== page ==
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Emotional intelligence and the offended party’s body language can help determine when it’s time for a mea culpa, this HR exec says.

To apologize effectively at work, it’s important to know how to word an apology and how to choose the right time. In a positive work culture, workers are not afraid to take ownership of their mistakes. Refusing to say “sorry” can undermine relationships and show disrespect, while taking accountability can reset a relationship on the right path. 

Nonetheless, apologizing can feel intimidating without the tools to know how and when to do so. What is more, an apology at an inopportune moment or with thoughtless language could be worse than no apology at all. To strike the right tone, employees and employers need to find the correct circumstances to apologize at work.


Before rushing into a hasty apology, decide whether an apology is necessary, to begin with. Apologizing excessively can waste time, highlight irrelevant mistakes and detract from the impact of each apology on its own. Instead of a long or detailed apology, try a brief “sorry about that” for a minor error like a typo in an email. Drawn-out apologies become necessary when a mistake causes harm to business, results in a higher workload for coworkers, or represents a long-term pattern.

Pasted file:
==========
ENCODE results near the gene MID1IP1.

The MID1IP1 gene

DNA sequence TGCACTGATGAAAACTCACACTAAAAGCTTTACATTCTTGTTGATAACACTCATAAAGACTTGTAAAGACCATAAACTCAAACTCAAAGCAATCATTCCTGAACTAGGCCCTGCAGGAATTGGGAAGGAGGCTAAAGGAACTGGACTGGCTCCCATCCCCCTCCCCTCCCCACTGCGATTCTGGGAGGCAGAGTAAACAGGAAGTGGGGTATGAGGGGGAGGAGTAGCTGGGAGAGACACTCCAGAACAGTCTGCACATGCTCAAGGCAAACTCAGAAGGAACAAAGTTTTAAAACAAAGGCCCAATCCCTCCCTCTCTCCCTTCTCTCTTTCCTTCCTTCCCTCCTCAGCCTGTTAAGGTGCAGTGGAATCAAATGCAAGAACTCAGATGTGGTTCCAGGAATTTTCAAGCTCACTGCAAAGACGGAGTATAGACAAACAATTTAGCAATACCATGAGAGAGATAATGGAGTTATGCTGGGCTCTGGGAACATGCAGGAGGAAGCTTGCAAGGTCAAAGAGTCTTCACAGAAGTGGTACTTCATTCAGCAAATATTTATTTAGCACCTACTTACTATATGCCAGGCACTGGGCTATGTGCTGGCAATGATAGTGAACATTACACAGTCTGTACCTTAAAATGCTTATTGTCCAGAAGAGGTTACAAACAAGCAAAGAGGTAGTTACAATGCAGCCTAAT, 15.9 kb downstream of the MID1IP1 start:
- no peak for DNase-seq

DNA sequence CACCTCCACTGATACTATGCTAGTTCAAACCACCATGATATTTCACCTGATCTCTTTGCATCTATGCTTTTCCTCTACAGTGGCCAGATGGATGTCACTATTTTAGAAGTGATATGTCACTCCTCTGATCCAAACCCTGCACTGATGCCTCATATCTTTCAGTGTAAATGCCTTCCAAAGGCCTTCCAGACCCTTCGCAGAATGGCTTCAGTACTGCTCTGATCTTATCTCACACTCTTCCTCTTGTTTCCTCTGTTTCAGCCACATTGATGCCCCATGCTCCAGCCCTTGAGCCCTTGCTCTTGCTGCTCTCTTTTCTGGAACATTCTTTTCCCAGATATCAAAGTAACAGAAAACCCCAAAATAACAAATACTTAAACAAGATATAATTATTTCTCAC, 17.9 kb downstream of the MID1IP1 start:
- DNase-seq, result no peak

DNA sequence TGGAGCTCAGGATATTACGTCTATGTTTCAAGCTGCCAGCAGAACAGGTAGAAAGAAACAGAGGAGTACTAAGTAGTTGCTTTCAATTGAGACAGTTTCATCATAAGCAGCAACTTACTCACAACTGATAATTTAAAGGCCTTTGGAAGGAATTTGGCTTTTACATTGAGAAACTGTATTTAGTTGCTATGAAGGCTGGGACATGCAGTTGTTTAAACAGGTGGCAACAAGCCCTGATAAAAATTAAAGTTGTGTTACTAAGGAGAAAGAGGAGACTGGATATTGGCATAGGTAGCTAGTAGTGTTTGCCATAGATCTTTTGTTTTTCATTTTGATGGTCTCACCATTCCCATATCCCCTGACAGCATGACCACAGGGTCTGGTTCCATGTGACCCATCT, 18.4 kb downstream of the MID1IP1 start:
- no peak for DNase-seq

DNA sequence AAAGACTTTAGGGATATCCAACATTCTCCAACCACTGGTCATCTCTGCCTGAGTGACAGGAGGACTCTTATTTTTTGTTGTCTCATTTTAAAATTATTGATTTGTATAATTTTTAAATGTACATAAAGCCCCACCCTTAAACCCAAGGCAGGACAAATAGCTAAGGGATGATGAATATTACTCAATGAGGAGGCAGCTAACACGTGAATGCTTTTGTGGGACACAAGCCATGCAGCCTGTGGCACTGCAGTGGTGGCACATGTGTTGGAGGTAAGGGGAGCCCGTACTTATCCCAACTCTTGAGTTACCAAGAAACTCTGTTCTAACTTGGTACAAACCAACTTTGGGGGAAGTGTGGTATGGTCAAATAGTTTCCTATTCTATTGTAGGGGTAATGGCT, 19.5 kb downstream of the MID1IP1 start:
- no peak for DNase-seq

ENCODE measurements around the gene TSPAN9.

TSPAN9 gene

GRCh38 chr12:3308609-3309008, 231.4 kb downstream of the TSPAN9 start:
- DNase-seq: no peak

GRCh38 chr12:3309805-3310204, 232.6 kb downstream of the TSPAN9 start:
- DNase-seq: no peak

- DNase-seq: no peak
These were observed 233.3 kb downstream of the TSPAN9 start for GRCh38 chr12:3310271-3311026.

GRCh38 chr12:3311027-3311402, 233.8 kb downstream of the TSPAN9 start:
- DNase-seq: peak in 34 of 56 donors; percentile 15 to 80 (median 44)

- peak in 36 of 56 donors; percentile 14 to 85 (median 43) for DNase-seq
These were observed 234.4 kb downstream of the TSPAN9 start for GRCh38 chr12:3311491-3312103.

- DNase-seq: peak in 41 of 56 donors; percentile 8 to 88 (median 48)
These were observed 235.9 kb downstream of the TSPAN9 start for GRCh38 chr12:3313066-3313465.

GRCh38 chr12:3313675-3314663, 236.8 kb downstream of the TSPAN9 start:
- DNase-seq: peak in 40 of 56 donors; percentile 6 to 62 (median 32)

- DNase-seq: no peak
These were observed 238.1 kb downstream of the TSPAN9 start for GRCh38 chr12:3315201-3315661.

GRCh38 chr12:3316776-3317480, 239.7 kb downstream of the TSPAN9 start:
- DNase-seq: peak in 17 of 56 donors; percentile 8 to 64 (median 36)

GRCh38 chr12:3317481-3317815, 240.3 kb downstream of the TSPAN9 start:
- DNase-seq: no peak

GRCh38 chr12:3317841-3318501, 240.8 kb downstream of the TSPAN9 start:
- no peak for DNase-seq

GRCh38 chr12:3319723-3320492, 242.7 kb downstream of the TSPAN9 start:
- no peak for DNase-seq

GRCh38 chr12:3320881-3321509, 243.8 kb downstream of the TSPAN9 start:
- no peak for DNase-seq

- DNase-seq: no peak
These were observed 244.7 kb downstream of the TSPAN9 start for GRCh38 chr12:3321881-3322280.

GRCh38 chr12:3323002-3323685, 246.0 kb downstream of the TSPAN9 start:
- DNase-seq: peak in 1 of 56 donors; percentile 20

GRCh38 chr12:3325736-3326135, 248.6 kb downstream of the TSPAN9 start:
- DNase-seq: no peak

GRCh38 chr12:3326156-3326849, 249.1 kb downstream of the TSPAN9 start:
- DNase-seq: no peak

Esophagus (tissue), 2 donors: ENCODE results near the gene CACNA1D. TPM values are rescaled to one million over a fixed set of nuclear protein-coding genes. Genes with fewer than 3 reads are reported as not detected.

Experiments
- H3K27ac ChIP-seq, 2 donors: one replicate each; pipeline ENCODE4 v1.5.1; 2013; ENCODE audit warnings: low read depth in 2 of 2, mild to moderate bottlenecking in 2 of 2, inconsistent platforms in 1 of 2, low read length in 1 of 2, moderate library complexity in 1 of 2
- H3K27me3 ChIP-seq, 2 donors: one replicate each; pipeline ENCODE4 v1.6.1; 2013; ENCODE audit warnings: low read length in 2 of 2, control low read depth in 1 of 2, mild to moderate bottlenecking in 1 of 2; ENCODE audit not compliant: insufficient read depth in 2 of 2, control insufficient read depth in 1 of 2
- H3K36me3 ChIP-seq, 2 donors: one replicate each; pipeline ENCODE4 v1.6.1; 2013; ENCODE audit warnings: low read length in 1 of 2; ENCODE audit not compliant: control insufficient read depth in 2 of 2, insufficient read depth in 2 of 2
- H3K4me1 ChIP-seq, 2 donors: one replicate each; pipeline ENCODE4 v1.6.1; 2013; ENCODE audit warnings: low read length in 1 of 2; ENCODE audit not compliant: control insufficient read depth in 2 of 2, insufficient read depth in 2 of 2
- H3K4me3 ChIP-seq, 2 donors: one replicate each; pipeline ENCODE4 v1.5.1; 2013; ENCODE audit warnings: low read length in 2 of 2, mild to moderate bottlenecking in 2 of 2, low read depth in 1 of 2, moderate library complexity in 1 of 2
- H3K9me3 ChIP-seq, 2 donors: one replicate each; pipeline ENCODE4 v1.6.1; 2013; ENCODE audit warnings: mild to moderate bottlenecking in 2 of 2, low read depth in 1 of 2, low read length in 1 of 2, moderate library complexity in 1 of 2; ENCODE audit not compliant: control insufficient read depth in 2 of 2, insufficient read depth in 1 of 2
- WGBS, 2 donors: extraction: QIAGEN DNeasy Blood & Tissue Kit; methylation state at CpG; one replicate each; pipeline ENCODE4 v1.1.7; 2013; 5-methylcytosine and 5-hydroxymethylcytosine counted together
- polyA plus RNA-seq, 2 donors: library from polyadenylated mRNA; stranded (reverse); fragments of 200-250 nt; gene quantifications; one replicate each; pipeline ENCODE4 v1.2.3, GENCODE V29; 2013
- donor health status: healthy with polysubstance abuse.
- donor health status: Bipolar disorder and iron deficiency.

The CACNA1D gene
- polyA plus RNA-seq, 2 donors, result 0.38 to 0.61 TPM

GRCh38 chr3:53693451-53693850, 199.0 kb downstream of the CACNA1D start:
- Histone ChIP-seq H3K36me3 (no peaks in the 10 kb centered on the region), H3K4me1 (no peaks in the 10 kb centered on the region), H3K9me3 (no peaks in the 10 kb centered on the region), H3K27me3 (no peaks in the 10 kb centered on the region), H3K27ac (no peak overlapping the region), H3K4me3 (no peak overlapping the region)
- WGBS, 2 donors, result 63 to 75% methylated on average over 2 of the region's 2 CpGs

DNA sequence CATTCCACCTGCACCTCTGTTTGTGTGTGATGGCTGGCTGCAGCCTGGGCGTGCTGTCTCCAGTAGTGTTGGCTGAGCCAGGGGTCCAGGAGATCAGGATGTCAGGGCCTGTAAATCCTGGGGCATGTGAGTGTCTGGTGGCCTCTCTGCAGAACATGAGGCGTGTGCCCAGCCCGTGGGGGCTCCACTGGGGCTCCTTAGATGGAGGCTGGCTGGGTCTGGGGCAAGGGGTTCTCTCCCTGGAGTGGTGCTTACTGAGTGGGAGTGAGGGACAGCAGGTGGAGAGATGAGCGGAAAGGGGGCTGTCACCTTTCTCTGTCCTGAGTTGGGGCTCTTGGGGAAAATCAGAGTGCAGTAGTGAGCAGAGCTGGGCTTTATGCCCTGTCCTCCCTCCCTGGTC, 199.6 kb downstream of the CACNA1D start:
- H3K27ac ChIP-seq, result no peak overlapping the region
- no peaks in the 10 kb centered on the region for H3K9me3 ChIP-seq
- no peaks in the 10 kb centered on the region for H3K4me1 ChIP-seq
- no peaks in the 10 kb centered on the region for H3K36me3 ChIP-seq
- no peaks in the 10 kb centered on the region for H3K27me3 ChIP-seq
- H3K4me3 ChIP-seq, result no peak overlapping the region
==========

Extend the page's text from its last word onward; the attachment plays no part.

Still, even accidents may produce unexpected outcomes. With that in mind, emotional intelligence and body language can help determine, for instance, if a coworker’s withdrawal from a friendship may reveal the need to address a mistake head-on. Remember that HR advisors and coworkers can offer helpful perspectives on whether an apology could help a situation. A sincere apology reflects thoughtfulness and accountability, setting a positive tone for a relationship.

Read the complete Fast Company article BY NIKI JORGENSEN:

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